One factor which may see a shift in Africa’s favour is the increased impact of digital channels on the sector. “The pure (physical) store is no longer the first channel for sales,” noted Achille and Branchini. Data suggests that, in 2014, digital was having an impact on more than 50% of luxury sales, with global consumers increasingly researching purchases online or buying online.
Sustainability is another important global trend with “the importance ascribed by consumers having almost doubled from 2013 to 13% in 2014. Some regions, like the European Union (at 18%) and key emerging market economies like Brazil (at 15%) are pushing ahead with sustainable consumer preferences at an even stronger rate, noted Achille and Branchini.
Also worth noting is the move away from the traditionally dominant luxury hubs of old with the likes of Dubai, Singapore and Los Angeles gaining momentum. That said, Paris, Milan, London, New York and Hong Kong remain the current key fashion and luxury centres. While South Africa’s rising middle-class is known to appreciate the finer things in life, it was interesting to note that the country has not yet been included in the BCG’s True-Luxury Global Consumer Insight study, which was released in January 2015. “We have not yet included South Africa in this study - we look forward to including this continent in the study,” said Achille.
Responding to this fact, SALA CEO Silvana Bottega noted that: “The BCG is looking to include Africa - specifically South Africa and Nigeria - in the study. They wanted to see if there would be support for the study.”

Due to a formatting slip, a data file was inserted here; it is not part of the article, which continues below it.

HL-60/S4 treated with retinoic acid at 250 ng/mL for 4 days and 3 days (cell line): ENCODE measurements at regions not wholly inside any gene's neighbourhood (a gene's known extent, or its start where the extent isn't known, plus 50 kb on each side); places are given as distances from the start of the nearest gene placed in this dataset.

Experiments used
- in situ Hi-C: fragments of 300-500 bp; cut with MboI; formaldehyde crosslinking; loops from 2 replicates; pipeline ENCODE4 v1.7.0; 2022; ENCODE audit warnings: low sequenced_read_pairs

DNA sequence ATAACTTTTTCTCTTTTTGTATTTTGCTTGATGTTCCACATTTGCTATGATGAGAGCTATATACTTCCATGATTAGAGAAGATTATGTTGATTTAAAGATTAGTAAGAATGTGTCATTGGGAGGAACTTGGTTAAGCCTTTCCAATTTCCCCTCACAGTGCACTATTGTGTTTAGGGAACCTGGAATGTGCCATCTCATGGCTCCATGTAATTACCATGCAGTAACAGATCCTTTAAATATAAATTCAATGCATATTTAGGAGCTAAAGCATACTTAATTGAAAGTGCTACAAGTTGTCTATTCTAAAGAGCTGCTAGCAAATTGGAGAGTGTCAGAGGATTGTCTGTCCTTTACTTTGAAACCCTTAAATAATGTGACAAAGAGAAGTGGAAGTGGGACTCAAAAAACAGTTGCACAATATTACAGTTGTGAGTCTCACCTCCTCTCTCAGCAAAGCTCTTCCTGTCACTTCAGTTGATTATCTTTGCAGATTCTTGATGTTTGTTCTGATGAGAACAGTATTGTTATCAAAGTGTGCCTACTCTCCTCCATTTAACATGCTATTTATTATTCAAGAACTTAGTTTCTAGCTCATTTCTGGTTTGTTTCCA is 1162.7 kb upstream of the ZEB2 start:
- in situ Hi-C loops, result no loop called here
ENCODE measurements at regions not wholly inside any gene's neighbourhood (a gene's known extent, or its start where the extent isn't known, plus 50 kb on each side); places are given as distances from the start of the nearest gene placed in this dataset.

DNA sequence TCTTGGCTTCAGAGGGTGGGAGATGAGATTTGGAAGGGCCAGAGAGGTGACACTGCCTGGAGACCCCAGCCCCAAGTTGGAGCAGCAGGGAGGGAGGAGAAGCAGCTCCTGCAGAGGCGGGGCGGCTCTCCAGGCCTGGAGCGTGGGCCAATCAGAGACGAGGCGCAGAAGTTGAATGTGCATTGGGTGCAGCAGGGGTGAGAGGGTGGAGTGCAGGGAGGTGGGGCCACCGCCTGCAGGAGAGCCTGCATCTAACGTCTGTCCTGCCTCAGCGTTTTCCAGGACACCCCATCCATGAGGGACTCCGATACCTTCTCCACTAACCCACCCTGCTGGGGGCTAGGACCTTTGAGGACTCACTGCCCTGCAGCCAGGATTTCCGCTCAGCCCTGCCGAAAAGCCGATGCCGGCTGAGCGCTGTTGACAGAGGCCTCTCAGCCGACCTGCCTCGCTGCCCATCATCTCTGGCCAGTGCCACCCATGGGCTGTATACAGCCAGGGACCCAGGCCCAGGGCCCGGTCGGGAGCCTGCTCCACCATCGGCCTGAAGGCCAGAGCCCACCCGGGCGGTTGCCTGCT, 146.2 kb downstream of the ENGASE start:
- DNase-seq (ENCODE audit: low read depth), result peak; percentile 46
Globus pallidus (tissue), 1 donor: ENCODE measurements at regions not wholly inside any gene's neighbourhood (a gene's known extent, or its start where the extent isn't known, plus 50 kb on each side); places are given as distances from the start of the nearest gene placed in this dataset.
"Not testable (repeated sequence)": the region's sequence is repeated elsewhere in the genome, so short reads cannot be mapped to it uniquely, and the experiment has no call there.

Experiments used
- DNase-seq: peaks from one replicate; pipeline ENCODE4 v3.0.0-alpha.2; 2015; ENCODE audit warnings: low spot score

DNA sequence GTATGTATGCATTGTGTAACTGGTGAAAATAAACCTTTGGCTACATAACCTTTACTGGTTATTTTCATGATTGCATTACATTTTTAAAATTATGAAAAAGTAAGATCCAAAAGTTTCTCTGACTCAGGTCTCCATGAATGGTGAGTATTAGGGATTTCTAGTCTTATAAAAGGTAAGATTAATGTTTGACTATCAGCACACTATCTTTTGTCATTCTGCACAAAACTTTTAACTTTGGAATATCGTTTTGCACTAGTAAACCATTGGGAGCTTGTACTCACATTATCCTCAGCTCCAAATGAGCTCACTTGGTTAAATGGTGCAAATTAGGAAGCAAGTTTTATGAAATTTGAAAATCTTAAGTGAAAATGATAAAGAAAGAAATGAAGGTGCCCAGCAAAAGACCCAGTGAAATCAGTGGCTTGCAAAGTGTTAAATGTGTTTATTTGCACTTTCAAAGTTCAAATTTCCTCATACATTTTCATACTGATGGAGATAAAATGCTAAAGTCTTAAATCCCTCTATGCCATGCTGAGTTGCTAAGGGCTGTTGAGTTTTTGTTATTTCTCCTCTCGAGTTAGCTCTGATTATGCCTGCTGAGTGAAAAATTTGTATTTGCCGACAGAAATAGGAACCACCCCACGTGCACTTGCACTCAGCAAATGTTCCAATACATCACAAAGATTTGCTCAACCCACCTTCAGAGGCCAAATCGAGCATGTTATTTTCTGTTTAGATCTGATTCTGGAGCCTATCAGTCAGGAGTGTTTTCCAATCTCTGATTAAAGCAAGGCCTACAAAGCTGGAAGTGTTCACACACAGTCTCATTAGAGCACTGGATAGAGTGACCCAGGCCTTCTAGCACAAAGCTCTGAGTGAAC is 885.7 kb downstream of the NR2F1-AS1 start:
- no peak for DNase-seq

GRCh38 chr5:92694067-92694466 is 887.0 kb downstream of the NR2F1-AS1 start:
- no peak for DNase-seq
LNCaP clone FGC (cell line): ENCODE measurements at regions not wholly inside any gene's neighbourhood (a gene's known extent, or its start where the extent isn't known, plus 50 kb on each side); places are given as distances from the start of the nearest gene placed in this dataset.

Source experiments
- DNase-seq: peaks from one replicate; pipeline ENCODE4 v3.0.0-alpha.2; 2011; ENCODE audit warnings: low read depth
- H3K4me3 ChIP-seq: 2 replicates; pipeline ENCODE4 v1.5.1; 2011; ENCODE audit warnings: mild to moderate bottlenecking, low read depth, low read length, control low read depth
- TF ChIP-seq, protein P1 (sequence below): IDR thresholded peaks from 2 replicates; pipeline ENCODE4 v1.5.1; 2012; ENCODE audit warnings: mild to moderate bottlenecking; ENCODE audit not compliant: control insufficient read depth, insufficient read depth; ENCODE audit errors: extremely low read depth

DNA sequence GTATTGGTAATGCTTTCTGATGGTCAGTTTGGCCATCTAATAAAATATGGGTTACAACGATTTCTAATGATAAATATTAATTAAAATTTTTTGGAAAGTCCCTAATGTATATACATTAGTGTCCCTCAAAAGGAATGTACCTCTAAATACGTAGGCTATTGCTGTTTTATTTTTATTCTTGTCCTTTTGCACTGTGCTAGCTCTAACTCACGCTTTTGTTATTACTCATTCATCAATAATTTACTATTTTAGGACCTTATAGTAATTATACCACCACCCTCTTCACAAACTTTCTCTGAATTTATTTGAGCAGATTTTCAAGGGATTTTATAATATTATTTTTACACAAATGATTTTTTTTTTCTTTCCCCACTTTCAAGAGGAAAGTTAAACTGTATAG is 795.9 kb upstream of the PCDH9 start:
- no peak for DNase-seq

The growth of African brands is, however, forcing global experts to turn to the continent and its potential as a growth market. “The focus has traditionally been on the north of Africa,” noted Bottega, with Egypt and Morocco in particular coming under the microscope. “More recently we’ve seen growing interest in Nigeria.”
This was mirrored by comments made by Niall Gately, Trade Marketing Director of Pernod Ricard South Africa, which is seeing a rise in its ultra-premium brands across Africa as part of a global wine and spirits industry. “There is a pocket of considerable wealth on this continent and a growing middle class who are living life to the fullest,” said Gately. “We are committed to getting the most out of this market.”
The group has been putting its money where its mouth is by investing in research into, in particular, the South African and Nigerian markets, and building its PR strategy accordingly. Key to the brand’s approach is forging a close relationship with its consumers. “The best way is to meet consumers and be able to talk to them,” noted Gately. “We believe in consumer advocacy and word of mouth.”
Speaking from a wine market angle, Michael Fridjhon of Reciprocal Wines highlighted another vital aspect of building and sustaining luxury brands: differentiating yourself from the crowd through the entire product and service offering.
“If you want to play in the luxury sphere you need to create experiences” Michael Fridjhon of Reciprocal